The Imaginative Conservative reposts a 2011 article by Daniel McCarthy entitled “Books That Make Us Human”. This includes:

Decline and Fall by Evelyn Waugh – His first and by no means his best novel, but it captures so much of the human experience:  how it feels to be young, to be at once ambitious and fearful for one’s career, to suffer reversal and suddenly achieve one’s dreams. Possibility, uncertainty, love. You could give this to a Martian and he would begin to understand what these human beings are like.

–Finally, for those interested in the subject of the WWII SAS and Commando units as depicted in the ongoing BBC drama series SAS Rogue Heroes (featured in a recent post), the BBC has reposted an earlier three-episode documentary on the same subject. This is narrated by Ben Macintyre based on his same book that inspired the drama series. It is somewhat confusingly entitled SAS: Rogue Warriors and is available on BBC iPlayer through the end of November. A UK internet connection is required.

UPDATE: A letter to The Times regarding the Proust leading article was posted in the 12 November issue of the paper and was added to this roundup.

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Roundup: Books Listed, Reviewed and Revisited

–The Daily Telegraph has a review of the new book by David Fleming entitled Hellfire: Evelyn Waugh and the Hypocrites Club. This was published in the UK last month as noted in a recent post. The review is by Nikhil Krishnan and begins with this:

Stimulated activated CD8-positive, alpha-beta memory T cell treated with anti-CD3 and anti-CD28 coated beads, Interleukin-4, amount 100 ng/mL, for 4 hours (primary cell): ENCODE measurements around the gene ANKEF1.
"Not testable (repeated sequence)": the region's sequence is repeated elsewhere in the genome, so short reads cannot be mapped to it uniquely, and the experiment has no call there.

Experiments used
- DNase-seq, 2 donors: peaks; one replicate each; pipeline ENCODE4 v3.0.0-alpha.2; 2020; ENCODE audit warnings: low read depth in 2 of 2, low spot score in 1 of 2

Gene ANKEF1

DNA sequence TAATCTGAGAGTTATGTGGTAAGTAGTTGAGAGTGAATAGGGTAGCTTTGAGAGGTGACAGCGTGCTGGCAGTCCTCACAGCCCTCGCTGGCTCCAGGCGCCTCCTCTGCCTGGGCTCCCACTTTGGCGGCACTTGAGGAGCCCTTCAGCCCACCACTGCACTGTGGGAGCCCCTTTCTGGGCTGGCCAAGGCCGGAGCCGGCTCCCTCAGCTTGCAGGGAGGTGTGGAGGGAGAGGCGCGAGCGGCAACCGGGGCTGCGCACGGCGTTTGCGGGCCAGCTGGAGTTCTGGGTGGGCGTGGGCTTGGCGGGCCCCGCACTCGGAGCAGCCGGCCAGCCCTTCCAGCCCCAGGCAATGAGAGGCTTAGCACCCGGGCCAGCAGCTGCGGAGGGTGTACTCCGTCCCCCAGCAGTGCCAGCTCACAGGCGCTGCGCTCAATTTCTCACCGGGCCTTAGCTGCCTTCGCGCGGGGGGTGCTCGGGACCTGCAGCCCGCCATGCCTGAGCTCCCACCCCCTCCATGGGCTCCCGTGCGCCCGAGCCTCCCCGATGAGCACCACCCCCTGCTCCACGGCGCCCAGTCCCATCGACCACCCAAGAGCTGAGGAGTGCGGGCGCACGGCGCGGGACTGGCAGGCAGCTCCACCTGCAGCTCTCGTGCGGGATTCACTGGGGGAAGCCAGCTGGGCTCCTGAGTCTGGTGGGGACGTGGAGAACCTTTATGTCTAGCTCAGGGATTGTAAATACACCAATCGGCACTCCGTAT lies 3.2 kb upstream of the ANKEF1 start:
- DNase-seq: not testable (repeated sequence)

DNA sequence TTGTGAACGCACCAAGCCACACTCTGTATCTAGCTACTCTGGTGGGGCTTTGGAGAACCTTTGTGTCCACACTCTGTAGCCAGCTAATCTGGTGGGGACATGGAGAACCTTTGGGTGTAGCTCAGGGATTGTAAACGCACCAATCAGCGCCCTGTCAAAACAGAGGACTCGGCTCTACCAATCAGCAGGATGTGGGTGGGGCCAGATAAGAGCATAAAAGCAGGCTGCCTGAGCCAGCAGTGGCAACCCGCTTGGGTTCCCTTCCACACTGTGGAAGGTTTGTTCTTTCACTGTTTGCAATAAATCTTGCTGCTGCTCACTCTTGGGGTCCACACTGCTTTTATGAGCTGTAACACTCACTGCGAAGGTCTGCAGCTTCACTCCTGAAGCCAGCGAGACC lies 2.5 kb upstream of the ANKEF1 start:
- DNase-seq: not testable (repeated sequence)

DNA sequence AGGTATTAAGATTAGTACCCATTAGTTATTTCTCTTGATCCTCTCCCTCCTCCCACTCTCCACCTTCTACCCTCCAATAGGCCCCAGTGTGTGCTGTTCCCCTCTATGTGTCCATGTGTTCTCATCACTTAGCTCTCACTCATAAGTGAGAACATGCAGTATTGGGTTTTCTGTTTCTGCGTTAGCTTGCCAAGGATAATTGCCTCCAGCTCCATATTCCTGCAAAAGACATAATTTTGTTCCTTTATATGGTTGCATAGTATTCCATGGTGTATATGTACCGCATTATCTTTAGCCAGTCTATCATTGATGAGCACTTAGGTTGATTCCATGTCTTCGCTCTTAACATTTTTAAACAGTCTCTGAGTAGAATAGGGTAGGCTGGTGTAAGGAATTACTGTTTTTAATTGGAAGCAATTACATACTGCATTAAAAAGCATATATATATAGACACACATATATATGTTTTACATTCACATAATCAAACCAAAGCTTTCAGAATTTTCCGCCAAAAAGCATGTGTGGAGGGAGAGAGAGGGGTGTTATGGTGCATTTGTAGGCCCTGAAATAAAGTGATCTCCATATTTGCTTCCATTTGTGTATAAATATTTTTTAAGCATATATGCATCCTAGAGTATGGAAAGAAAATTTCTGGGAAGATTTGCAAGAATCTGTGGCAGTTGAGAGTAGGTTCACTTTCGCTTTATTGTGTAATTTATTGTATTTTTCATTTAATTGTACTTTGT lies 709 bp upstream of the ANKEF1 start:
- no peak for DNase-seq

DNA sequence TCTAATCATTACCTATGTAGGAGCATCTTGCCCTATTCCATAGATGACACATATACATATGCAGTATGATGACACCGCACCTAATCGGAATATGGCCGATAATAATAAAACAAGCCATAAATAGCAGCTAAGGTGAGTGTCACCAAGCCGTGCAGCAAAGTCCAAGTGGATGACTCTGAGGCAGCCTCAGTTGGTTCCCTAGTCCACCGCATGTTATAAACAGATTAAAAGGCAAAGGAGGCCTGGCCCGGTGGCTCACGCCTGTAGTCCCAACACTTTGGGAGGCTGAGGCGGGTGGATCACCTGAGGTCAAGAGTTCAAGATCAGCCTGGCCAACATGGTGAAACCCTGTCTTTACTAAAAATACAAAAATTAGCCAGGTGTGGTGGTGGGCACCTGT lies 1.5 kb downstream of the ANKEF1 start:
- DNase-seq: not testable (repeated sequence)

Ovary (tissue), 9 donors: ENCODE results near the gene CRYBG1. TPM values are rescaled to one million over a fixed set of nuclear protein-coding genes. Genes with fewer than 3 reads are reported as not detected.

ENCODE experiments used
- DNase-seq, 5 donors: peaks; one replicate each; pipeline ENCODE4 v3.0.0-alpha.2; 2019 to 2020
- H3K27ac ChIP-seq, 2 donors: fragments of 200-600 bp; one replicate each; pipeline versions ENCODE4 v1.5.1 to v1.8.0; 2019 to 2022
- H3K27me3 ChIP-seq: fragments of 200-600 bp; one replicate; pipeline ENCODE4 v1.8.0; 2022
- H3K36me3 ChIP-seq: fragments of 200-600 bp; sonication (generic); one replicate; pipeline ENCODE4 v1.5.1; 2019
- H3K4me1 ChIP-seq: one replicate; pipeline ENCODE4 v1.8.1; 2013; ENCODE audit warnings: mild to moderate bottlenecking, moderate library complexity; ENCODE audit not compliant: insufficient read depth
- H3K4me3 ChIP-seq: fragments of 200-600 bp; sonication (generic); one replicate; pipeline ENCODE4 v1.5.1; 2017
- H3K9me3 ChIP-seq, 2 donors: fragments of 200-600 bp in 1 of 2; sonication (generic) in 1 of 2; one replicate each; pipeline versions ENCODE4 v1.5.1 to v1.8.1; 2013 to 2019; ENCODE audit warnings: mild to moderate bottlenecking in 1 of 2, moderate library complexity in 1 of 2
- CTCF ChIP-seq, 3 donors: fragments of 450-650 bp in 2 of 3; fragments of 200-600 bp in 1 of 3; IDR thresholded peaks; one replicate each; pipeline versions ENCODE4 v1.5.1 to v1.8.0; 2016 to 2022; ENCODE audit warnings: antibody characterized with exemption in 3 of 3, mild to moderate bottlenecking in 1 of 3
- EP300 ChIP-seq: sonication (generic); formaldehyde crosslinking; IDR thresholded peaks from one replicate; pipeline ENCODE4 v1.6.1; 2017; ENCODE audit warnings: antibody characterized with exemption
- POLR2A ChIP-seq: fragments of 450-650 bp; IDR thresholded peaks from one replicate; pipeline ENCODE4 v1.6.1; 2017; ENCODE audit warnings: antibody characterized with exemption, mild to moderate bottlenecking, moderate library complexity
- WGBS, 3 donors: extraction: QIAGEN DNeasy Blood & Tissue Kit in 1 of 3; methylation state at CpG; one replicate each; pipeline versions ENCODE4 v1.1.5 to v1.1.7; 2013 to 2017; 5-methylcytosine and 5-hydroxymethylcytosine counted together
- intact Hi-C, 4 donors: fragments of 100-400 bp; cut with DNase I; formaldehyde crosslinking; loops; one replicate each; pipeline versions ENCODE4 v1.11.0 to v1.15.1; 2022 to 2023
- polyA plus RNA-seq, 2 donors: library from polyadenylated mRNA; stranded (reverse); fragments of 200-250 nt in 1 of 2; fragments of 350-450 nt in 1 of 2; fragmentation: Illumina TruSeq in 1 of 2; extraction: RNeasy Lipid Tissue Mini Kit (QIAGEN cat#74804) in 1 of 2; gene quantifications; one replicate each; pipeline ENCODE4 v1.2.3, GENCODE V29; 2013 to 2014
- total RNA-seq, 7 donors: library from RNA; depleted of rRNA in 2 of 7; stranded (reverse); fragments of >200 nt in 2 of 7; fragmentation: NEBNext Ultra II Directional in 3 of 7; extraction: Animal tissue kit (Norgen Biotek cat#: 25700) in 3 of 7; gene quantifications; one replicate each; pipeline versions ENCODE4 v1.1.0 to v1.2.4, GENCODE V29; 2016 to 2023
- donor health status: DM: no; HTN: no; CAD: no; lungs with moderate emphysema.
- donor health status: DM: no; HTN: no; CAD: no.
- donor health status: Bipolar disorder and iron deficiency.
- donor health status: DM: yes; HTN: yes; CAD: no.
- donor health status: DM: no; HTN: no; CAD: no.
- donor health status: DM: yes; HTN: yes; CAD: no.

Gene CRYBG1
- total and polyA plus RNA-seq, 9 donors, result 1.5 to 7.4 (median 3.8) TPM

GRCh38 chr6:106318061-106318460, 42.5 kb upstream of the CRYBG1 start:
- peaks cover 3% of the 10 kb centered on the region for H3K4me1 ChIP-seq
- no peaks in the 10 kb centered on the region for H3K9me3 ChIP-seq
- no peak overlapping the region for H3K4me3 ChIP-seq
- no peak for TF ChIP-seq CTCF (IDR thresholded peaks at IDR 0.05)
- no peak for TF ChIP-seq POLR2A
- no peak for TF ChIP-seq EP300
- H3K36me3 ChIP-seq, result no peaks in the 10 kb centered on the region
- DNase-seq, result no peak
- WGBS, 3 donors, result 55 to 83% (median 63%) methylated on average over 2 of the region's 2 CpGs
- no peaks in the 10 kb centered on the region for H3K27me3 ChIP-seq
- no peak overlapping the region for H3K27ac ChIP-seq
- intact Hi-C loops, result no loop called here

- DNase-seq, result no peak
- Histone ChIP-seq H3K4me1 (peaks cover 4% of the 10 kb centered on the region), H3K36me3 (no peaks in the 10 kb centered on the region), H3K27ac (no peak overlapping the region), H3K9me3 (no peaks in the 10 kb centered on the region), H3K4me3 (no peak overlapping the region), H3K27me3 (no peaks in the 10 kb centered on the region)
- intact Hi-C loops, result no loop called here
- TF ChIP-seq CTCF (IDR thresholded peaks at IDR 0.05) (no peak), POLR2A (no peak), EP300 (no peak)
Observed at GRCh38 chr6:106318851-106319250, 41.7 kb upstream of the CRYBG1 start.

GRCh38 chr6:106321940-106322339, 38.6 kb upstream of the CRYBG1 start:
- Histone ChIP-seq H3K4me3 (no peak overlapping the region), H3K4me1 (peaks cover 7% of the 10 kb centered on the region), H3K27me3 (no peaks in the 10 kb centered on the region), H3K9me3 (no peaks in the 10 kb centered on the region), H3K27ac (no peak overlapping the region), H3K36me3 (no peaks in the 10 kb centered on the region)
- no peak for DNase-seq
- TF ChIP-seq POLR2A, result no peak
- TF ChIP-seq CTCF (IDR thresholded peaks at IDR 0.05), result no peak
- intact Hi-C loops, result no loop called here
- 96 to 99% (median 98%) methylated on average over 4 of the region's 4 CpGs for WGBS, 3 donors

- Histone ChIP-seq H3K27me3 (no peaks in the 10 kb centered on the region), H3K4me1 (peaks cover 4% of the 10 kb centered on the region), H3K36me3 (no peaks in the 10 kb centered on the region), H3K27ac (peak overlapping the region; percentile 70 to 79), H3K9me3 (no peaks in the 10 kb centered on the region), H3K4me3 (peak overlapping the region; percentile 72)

Oxford has never been short of drinking clubs. Why does this one so short-lived deserve as lengthy a biography as David Fleming has given them? There is to start with the fact that the club counted as members three novelists of great originality (Evelyn Waugh, Henry Green and Anthony Powell) and one man with a claim to be the 20th century’s greatest travel writer, Robert Byron. There were others–Brian Howard and Harold Acton–who never quite delivered on their early literary promise but did their bit for modern literature by providing Waugh with the inspiration for Anthony Blanche, the memorable camp aesthete from Brideshead Revisited.

But is this enough to justify revisiting much visited literary territory yet again? Fleming proposes that the Hypocrites were special. Although they ran the political gamut from “bone-dry Conservative” (Waugh) to “firmly on the left” (the journalist Claud Cockburn), they had in common a sensibility: independent-minded, rebellious, argumentative and intolerant of cant. […]

After discussing several of the book’s themes and noting that the “editorial apparatus is disappointingly sparse”, Krishnan concludes:

Fleming’s prose is, at best, workmanlike, unflashy and blandly informative. Nearly every quotation has the inevitable effect of making the lack of distinction in his own prose painfully apparent, but that is the occupational hazard of a literary historian.

The book will also be reviewed in an upcoming issue of Evelyn Waugh Studies.

–Emily Temple writing in Literary Hub has made a list of the top 60 “campus novels”. Here’s her definition and selection criteria:

..to keep you company as the cold weather descends, here is a list of the greatest academic satires, campus novels, and boarding school bildungsromans in the modern canon.